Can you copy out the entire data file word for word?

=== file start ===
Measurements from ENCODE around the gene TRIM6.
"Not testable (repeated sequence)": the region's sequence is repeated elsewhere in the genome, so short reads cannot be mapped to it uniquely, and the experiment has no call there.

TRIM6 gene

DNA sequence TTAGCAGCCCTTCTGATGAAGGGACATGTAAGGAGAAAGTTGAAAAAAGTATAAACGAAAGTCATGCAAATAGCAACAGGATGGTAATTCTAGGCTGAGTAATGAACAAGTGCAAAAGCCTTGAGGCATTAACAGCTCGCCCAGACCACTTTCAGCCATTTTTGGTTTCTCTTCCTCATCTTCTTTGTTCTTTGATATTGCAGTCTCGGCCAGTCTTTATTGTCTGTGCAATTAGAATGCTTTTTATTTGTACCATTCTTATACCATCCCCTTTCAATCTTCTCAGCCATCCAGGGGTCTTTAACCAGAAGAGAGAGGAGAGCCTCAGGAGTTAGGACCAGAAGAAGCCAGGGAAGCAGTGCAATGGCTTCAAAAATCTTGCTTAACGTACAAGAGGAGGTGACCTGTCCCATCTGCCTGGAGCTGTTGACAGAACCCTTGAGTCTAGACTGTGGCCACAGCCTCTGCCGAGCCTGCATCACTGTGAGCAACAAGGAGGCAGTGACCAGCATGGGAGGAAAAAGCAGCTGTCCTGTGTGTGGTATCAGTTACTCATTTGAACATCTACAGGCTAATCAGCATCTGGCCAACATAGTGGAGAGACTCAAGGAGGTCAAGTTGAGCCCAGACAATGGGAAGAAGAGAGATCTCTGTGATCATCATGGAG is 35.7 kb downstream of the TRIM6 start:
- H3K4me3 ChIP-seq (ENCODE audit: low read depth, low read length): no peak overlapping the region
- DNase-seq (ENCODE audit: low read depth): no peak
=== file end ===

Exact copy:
Measurements from ENCODE around the gene TRIM6.
"Not testable (repeated sequence)": the region's sequence is repeated elsewhere in the genome, so short reads cannot be mapped to it uniquely, and the experiment has no call there.

TRIM6 gene

DNA sequence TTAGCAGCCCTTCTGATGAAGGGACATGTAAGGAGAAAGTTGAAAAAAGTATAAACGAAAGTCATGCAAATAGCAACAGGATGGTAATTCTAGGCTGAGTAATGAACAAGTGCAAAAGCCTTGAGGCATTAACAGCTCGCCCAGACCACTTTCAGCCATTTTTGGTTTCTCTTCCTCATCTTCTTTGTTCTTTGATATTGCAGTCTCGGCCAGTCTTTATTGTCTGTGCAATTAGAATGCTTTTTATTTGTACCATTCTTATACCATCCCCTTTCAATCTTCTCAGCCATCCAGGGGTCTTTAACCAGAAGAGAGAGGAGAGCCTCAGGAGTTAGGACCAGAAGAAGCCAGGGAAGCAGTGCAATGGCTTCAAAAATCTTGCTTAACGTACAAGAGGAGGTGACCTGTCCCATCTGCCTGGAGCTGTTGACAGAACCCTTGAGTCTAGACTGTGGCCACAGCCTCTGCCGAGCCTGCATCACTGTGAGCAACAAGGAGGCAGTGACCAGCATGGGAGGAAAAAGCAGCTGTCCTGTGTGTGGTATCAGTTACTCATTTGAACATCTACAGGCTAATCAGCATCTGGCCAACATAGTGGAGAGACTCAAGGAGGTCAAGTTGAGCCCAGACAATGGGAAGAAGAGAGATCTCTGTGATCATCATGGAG is 35.7 kb downstream of the TRIM6 start:
- H3K4me3 ChIP-seq (ENCODE audit: low read depth, low read length): no peak overlapping the region
- DNase-seq (ENCODE audit: low read depth): no peak